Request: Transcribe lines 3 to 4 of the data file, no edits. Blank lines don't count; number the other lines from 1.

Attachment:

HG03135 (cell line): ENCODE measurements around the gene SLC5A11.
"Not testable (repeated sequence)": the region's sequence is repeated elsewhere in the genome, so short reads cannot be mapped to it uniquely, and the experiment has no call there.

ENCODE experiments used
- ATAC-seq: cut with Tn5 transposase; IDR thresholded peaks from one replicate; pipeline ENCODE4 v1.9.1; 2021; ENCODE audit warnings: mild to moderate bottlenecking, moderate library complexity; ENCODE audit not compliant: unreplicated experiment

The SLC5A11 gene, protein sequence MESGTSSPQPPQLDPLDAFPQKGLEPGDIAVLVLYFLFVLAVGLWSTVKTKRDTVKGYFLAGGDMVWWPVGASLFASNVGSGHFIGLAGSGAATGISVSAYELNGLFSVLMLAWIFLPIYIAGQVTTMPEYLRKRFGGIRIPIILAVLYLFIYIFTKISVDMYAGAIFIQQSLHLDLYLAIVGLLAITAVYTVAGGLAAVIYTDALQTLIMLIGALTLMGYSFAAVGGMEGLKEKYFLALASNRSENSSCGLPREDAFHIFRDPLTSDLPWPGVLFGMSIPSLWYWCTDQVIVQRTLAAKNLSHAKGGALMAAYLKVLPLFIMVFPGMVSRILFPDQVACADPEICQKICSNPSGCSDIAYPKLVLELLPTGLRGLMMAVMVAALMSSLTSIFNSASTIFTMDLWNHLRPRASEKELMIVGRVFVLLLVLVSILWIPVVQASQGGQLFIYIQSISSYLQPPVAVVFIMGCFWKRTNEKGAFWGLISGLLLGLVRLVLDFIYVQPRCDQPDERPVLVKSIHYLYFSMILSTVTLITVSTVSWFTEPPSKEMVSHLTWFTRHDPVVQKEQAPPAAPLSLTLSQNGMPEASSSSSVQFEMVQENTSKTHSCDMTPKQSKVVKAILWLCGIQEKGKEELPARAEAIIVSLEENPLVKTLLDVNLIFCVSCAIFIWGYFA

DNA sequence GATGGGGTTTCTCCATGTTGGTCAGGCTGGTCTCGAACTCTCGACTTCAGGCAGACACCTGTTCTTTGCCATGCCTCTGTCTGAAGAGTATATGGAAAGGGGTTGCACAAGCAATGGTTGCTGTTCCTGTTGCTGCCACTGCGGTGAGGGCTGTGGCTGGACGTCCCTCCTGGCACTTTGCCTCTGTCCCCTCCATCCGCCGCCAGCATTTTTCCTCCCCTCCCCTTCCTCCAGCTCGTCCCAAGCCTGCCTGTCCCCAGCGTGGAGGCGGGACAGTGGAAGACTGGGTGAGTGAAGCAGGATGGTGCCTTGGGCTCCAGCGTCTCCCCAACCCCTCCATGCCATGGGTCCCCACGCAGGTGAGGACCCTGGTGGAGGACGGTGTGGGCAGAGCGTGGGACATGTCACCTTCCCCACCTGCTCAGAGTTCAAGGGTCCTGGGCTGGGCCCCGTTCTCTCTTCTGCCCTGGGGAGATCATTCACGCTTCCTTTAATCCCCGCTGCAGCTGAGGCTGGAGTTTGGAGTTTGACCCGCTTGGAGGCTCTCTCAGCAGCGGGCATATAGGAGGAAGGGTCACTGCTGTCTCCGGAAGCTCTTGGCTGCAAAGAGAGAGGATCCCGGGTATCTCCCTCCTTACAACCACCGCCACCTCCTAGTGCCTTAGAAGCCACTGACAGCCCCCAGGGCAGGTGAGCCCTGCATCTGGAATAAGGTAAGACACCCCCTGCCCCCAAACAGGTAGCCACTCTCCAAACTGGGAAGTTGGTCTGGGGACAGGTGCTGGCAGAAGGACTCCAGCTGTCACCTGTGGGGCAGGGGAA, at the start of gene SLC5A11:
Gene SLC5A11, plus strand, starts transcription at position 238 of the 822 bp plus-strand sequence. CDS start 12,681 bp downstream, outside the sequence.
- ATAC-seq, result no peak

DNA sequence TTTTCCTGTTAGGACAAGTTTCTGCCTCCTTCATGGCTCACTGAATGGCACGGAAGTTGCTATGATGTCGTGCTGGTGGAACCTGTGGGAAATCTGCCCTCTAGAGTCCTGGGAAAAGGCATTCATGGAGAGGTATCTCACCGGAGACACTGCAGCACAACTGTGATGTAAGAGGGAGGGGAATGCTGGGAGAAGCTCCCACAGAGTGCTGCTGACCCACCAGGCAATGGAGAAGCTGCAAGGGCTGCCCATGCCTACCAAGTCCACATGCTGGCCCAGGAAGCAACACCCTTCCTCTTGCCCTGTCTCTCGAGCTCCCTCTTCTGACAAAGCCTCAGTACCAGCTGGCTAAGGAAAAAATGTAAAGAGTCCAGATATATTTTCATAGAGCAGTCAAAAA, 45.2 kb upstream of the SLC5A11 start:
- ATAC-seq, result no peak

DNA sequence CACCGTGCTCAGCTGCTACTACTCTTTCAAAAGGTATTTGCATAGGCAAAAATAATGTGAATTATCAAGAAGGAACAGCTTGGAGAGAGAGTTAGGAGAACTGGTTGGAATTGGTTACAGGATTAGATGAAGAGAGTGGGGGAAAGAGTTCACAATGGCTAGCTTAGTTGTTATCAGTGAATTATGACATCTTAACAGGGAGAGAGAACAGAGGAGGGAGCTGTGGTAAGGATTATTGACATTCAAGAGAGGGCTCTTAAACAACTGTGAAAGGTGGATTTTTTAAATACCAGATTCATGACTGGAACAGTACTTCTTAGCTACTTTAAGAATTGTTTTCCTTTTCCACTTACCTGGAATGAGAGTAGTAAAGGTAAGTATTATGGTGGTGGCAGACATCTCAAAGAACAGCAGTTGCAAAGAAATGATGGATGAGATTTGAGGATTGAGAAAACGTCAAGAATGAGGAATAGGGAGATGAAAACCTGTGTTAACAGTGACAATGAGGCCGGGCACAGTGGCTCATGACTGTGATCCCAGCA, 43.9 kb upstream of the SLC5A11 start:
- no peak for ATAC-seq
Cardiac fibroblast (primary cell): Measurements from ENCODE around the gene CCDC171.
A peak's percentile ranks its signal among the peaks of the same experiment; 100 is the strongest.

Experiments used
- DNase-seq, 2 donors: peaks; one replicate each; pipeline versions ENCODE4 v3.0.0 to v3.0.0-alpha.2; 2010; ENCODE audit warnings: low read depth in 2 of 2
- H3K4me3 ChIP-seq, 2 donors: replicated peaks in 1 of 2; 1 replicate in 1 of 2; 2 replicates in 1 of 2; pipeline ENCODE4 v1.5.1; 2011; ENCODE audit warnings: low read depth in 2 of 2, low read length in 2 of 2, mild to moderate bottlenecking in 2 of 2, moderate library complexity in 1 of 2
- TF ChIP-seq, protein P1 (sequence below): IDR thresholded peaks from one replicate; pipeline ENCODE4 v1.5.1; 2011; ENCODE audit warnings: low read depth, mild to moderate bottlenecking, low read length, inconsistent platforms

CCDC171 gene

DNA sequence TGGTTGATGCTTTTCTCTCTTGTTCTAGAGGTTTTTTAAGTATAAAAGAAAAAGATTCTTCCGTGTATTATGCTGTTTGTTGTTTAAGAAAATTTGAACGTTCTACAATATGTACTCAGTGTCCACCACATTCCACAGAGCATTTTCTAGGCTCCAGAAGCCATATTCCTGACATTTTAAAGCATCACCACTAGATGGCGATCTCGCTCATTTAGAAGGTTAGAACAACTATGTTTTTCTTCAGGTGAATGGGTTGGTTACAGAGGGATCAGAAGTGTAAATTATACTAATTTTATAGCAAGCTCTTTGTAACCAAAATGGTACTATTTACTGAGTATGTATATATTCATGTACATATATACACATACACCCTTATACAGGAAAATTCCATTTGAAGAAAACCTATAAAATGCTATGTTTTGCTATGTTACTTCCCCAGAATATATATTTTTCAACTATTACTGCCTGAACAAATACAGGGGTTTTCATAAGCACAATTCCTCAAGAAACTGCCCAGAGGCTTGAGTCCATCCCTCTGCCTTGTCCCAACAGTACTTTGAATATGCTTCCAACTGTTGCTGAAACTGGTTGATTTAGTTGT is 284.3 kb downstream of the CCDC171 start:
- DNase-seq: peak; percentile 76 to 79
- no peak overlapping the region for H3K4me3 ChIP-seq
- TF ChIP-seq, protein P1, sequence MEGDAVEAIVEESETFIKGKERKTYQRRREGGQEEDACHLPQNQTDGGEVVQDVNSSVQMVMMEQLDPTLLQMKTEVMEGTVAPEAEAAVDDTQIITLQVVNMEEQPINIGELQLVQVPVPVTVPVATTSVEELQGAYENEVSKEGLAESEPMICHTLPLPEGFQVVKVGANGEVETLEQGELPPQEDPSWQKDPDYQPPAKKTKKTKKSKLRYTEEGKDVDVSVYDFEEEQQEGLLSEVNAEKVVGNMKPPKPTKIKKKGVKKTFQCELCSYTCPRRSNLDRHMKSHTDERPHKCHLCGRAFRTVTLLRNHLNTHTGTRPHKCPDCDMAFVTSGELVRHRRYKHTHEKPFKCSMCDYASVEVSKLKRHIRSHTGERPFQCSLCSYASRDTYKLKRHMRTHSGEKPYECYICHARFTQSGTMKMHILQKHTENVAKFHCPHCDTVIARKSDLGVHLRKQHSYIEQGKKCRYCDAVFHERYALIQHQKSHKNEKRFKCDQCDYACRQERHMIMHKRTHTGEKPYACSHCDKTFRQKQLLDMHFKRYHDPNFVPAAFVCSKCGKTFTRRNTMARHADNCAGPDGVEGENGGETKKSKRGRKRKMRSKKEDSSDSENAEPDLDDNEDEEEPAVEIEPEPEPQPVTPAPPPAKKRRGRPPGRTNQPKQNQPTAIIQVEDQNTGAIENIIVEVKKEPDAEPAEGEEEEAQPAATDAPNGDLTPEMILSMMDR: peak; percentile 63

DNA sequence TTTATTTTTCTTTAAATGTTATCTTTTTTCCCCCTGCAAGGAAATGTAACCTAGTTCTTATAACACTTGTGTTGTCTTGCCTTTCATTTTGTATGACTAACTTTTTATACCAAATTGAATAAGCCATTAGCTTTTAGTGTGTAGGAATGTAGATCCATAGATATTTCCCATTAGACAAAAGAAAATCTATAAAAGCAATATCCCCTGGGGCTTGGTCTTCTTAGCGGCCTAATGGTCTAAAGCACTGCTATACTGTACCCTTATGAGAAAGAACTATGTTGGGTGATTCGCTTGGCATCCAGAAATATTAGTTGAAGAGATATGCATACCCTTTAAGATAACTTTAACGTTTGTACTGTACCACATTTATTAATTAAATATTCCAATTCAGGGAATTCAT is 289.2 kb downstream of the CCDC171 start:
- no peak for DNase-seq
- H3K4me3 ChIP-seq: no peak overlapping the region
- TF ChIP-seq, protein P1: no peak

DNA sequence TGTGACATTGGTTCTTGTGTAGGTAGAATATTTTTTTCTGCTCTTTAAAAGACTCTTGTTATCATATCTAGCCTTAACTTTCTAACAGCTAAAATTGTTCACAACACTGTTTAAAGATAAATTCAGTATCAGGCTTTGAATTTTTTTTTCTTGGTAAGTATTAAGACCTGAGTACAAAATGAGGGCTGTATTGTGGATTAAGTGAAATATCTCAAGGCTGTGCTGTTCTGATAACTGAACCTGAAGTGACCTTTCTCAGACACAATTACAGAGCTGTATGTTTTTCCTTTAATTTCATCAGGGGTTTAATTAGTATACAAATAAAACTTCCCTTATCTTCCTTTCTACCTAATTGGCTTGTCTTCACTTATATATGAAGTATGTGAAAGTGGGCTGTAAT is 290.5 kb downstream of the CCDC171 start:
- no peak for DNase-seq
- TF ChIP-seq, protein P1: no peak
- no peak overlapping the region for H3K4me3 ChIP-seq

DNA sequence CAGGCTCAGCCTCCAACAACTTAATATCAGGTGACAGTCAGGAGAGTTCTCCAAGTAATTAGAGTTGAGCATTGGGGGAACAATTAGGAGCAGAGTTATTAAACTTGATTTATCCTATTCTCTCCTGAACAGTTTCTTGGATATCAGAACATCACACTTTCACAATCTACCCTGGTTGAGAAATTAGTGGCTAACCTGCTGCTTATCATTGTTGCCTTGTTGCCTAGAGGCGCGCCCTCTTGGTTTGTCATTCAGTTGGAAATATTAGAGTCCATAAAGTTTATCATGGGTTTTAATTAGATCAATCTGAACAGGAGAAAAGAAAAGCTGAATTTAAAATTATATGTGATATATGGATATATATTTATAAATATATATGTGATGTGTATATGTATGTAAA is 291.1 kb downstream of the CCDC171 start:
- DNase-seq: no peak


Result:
ENCODE experiments used
- ATAC-seq: cut with Tn5 transposase; IDR thresholded peaks from one replicate; pipeline ENCODE4 v1.9.1; 2021; ENCODE audit warnings: mild to moderate bottlenecking, moderate library complexity; ENCODE audit not compliant: unreplicated experiment